Nolan went on to say that Person of Interest will be serialized with a central mystery winding through all of Season 1, promising that more secrets will unfold as the first season goes on.
Turning to the actors, the audience cheered when Rice told Caviezel that he is the “best thing to happen to fall TV,” and laughed as an embarrassed Caviezel waved away her comment. The actor told the crowd he was drawn to the pilot because of its great script, the great cast, and the chance to work on a J.J. Abrams series. Caviezel added that portraying the dangerous and sensitive Reese was the biggest draw of all.
“Once maybe in a guy’s career you get a great opportunity like this to play a character that just hits home on a lot of levels,” he said. The actor said that for the pilot he trained with the Navy SEALs, who provided research information to help him better understand Reese.
Moving down the row, Rice asked Emerson how Finch, a mysterious good guy with shadowy motives and a list, compares to Lost’s Benjamin Linus, a mysterious bad guy with shadowy motives and a list -- or if it was too much to assume Finch was good. Instead of answering, Emerson gave his best enigmatic Benjamin Linus smile, causing the audience to go wild.
“I don’t know if we should be talking about this right now,” Emerson said, earning a second laugh from the crowd. However, he then said it was a nice change of pace to go from playing bad guy Linus to playing the seemingly more benign Finch.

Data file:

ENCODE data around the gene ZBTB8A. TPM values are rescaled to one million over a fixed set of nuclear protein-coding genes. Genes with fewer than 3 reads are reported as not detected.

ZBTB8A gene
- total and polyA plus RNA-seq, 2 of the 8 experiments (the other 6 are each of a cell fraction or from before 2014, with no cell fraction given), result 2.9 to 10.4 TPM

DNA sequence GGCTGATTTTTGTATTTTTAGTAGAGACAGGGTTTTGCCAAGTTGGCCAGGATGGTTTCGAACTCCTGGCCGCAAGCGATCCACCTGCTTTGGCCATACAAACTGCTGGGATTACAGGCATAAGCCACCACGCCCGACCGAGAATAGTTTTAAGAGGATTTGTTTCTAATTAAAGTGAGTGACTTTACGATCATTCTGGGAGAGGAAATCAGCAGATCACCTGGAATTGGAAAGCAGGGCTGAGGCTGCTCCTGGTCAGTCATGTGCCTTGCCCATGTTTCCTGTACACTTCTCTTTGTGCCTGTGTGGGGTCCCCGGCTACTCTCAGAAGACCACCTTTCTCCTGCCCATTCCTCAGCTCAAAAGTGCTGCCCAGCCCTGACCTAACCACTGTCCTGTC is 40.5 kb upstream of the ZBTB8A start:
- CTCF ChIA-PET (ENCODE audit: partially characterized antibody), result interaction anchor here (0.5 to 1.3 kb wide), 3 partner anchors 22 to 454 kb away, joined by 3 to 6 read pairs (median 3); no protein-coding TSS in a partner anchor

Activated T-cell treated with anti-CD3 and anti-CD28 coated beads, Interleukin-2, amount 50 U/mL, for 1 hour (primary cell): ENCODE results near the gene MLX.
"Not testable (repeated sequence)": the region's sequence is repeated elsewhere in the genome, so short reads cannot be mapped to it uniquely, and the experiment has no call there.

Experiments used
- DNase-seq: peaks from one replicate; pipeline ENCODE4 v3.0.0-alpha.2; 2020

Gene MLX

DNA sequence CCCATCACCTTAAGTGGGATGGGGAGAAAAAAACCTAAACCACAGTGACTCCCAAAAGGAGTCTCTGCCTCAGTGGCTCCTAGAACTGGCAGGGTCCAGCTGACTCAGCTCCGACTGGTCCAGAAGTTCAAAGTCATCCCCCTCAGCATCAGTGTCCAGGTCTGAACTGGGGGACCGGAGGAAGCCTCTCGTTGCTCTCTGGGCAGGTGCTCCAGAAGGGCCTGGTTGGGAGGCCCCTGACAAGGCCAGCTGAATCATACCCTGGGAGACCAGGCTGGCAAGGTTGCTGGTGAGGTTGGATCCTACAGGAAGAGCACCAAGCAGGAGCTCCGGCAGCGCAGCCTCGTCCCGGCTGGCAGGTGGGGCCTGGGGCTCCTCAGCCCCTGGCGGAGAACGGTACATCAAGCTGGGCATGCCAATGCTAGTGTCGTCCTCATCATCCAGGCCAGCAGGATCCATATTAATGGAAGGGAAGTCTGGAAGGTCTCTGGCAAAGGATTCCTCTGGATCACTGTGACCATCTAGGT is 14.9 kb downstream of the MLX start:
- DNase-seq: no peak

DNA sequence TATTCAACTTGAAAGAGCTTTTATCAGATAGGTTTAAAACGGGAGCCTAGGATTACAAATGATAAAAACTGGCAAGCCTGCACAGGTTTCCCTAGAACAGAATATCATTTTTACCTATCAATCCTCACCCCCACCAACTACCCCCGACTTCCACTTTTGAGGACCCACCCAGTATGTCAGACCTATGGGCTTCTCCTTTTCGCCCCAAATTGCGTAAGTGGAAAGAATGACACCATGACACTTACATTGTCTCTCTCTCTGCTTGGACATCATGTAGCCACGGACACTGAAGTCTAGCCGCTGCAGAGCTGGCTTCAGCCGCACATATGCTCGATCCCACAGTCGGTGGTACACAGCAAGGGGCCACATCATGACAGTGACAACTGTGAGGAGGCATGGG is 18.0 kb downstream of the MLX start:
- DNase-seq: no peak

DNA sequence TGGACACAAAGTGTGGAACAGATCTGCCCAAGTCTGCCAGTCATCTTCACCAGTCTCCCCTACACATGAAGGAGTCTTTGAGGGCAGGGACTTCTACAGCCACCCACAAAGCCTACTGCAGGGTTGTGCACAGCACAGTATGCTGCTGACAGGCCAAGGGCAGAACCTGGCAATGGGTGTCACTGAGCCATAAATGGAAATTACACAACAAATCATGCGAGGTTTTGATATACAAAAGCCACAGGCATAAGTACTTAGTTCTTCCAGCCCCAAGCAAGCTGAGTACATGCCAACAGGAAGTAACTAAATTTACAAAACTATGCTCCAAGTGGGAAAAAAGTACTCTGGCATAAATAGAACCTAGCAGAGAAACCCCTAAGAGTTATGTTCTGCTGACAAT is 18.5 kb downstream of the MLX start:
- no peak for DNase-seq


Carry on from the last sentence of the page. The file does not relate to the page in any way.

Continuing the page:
“I know a whiff of duplicity may still hang about me,” added Emerson as the audience laughed again, “and it may take a few episodes for you to warm up to this character altogether, but I’m sure that’s going to happen.”
Henson then told the audience that her character’s main focus throughout the season is to track down Reese and find out who he really is, a feat hampered by his ability to move through the shadows without leaving a trail.
“I don’t know who I’m chasing, I just keep hearing about this guy in a suit,” laughed Henson. “I don’t know what kind, what color -- I have a lot to figure out!”
Nolan chimed in that while they will explore the lives and histories of all three main characters throughout the show, beyond that he would follow “J.J.’s school of thought, which is reveal nothing.” The jokes continued when Rice said the pilot’s longhaired, homeless Reese looked like Jesus Christ, and asked Emerson and Henson if they teased Caviezel about it on set.
“I just asked if I could touch the hem of his robe,” Henson answered as the audience laughed, adding with a gesture to the stage, “It looks like the Last Supper up here, doesn’t it?”
With time left for just one question, the lucky audience member asked Emerson if the similarities between Lost’s Ben Linus and Person’s Finch drew him to the role. Emerson surprised the audience by saying no, taking the time to elaborate on his character.
“[Finch] is a good man -- he’s in kind of a shadowy position and, of course, like Benjamin Linus he is a man of secret and mysterious means and a dark back story,” he said. “But I think he’s going to come out into the light of day a little bit more. I think with each passing episode you are going to feel a frailty about him.”
He paused and added, “I’ll see to that!” The audience cracked up for the last time and the moderator brought the panel to a swift close.
Person of Interest premieres Sept. 22 on CBS.